It’s been too long since we last showcased a broad selection of your work, but thankfully we’re back with some of the best submissions we received for this week’s ’70s theme. Before we kick things off, we are working on clarifying the structure of #IAMTHESPEEDHUNTER and will be looking for your feedback in an upcoming post. Anyways, let’s begin shall we…
(Above) Opening the post this week is Masha Panova’s awesome capture at a recent drag meeting. Terrific processing here really creates an authentic ’70s vibe.
Next up is Voitto’s friends crazy Opel Ascona drag car. By taking advantage of the low sun, Voitto has created these really clean lines along the side of the car with minimal distractions.
More solar exploitation here. It’s often said that you should never shoot into the sun, but for every rule there’s an exception. When shooting into the sun, you do need to compensate for the glowing ball of fire by over exposing your image slightly. Else, everything is lost in the shadows.
Again, some classy processing on top of a great photograph. By panning with objects in the foreground, Tim has created a much more frenzied capture which only emphasises the speed.
I love this simple square crop from Rey, really stood out amongst the submissions. Good black and white conversion too.
Another tasty panning shot, this time by Raymond Loumeau. We’re going to have a dedicated panning guide shortly in our How to Photograph Cars series of posts, so be sure to keep an eye out for it.
An exploded view of a Series III Jaguar E-Type. The red contrasts well against the green background.
This is my personal favourite of the bunch. After Luca finished his superb restoration of his Lancia Beta Monte Carlo, he nabbed his wife and sister-in-law for a ’70s inspired shoot with the car. Luca also gets bonus points for having an awesome beard. We approve.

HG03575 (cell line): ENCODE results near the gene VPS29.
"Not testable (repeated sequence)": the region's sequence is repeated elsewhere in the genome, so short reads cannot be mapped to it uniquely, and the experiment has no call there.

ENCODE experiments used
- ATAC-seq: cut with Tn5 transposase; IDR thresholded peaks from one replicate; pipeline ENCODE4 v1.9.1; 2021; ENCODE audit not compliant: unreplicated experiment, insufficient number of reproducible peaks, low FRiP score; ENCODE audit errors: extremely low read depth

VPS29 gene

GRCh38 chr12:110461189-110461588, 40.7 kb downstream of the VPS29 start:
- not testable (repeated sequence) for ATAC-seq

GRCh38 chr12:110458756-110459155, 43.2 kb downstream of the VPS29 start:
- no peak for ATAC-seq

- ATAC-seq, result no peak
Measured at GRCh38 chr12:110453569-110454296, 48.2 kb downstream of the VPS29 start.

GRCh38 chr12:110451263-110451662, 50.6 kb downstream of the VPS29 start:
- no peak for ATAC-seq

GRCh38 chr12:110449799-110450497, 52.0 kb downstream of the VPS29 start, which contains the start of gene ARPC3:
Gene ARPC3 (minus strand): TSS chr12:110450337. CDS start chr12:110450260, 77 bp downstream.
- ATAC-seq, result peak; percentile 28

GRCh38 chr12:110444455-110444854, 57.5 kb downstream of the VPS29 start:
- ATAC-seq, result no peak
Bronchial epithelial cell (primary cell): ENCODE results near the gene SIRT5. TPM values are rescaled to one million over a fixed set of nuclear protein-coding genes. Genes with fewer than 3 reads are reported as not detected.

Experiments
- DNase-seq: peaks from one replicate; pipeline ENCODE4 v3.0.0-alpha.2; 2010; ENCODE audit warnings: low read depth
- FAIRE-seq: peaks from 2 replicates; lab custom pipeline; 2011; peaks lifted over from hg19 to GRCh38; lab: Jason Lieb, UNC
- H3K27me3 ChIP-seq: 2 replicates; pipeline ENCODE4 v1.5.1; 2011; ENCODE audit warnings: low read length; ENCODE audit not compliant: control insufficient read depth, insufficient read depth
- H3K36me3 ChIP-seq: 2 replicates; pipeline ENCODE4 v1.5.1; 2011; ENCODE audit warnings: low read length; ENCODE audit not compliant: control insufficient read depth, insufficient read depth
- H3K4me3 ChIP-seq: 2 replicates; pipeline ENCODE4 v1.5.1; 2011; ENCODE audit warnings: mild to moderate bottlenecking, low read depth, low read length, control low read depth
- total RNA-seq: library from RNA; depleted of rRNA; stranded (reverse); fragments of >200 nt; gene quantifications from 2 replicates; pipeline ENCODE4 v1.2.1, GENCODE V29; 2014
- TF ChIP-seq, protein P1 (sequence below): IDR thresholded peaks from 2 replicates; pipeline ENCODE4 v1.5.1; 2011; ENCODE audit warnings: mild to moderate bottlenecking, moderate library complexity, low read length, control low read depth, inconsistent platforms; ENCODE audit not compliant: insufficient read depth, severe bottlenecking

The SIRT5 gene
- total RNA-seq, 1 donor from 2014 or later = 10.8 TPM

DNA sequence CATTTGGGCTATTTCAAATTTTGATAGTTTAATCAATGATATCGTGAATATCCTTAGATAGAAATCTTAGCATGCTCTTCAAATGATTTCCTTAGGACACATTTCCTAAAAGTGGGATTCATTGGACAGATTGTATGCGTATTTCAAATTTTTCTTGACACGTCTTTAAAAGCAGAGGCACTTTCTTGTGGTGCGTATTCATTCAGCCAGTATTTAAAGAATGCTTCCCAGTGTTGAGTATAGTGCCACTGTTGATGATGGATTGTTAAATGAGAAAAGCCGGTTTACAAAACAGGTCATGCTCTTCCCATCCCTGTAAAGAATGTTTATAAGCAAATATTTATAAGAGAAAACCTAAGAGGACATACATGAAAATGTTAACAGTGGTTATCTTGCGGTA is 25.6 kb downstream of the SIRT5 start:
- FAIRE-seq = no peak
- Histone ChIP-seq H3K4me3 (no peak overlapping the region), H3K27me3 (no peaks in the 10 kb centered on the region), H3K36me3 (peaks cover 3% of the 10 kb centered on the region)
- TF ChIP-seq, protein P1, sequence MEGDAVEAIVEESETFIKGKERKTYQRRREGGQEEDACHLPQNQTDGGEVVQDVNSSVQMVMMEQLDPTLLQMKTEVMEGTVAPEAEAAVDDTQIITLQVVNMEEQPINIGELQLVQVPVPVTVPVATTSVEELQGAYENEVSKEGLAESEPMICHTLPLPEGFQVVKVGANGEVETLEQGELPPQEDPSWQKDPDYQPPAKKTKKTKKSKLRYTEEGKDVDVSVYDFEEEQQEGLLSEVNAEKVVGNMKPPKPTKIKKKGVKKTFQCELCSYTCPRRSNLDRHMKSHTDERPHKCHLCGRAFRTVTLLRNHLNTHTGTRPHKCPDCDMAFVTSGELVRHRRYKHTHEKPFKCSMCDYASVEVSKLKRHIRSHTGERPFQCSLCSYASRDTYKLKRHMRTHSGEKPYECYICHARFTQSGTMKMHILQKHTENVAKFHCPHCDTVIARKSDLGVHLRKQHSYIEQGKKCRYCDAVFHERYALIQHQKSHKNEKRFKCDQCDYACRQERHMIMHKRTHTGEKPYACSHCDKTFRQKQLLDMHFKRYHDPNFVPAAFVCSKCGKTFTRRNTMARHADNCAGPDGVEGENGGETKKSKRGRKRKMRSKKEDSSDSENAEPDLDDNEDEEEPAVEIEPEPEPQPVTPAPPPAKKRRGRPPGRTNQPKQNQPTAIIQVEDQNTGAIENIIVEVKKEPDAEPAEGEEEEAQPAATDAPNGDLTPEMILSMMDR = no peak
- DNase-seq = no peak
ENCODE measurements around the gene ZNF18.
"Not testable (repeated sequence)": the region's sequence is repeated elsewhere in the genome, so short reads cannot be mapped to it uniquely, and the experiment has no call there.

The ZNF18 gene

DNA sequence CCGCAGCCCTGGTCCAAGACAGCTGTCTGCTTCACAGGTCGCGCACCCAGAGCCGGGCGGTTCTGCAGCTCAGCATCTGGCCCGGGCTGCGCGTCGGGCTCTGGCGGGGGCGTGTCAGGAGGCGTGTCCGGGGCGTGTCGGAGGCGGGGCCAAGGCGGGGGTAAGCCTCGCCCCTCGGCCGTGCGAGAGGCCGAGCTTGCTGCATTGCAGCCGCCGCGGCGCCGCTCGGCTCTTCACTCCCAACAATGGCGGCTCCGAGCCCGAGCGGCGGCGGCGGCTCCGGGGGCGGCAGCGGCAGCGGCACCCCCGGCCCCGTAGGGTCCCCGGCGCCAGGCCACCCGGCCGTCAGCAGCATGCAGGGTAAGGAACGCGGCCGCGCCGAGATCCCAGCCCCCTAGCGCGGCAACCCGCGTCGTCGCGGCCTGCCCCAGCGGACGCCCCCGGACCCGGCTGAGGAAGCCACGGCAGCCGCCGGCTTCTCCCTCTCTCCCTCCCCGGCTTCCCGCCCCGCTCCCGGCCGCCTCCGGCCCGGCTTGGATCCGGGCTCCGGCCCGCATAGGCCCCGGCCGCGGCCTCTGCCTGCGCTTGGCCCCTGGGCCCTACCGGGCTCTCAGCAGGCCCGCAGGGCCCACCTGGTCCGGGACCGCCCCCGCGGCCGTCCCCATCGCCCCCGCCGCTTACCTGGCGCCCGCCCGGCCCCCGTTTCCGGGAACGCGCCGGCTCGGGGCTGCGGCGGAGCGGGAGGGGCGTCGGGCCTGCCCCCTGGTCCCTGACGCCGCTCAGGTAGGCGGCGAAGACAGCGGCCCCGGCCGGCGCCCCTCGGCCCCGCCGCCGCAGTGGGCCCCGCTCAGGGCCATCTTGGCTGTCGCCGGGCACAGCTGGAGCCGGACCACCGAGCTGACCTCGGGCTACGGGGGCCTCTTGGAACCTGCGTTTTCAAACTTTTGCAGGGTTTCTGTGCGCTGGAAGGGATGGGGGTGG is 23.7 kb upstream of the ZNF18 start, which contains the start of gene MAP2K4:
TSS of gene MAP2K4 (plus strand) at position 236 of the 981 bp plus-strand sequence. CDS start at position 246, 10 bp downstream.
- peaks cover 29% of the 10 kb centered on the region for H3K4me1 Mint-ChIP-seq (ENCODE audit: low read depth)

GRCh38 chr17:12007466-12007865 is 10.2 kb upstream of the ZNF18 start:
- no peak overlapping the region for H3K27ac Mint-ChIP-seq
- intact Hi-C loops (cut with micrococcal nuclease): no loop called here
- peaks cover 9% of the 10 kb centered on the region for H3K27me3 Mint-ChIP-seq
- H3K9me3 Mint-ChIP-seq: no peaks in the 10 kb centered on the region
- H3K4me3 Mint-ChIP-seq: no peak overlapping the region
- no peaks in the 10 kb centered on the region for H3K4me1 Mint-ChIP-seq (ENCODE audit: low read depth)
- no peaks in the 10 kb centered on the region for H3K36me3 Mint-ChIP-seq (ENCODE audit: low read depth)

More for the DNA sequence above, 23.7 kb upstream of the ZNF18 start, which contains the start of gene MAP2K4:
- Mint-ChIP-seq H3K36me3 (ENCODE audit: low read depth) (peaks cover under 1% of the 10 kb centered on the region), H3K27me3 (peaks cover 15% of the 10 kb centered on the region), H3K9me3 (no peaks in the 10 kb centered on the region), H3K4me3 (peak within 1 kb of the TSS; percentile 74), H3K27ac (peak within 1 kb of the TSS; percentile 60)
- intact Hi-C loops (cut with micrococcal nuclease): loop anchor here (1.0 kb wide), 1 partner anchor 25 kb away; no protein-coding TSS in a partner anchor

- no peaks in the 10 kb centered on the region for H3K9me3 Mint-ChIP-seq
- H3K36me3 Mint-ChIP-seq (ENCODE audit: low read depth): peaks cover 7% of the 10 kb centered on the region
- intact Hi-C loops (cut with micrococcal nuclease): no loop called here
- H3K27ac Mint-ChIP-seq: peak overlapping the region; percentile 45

Shooting through glass can be a pain, but in the right conditions you can get really lucky and capture a perfectly preserved moment in time.
Shot in the paddock at Santa Pod late one evening, Jay has done not only a good job exposing for the white of the car, but also capturing a really natural white balance too.
A considered and well balanced composition helped Cooper’s submission stand out above the rest of the submissions.
Sometimes however, you just need to let the wild subject matter do all the hard work.
A nice and simple detail shot here by Changhoon, using a low depth of field to keep background distractions to a minimum.
Last, but certainly not least is Adithya’s submission of a lone Laurel with some neat processing and a clean location.
We’ll be back next week where we’re going to have a chat about #IAMTHESPEEDHUNTER. Until then, safe and happy shooting everyone!
We created #IAMTHESPEEDHUNTER to allow you the opportunity to share your skills and car culture experiences from around the globe with the rest of the Speedhunters audience.
How do you get involved? It’s simple…
Flickr - Join our #IAMTHESPEEDHUNTER Flickr Group and share your favourite photos with us and others.
Instagram – Follow us on Instagram at @TheSpeedhunters and tag your own car culture images with #IAMTHESPEEDHUNTER
Twitter – Follow us on Twitter at @SPEEDHUNTERS and share your tweets with the #IAMTHESPEEDHUNTER hashtag.
Tumblr – Visit our Tumblr page to view the latest #IAMTHESPEEDHUNTER tagged images.
E-Mail – If you’ve been to a cool event and captured some amazing images, be sure to e-mail them to us on email@example.com and tell us a little bit about the event. The images need to be a minimum of 800×533 pixels.
Have you submitted already but yet been featured? Here are some tips to help you…
DO – Tell us your name!
DO – Submit your best work, regardless of when it was taken
DO – Take your time shooting and consider each detail
DO – Try to submit each image no larger than 1000PX wide
DON’T – Put a huge watermark on it. We’ll make sure you’re credited
DON’T – Send us huge image files that kill our e-mail system
DON’T – Send us scary ZIP or RAR files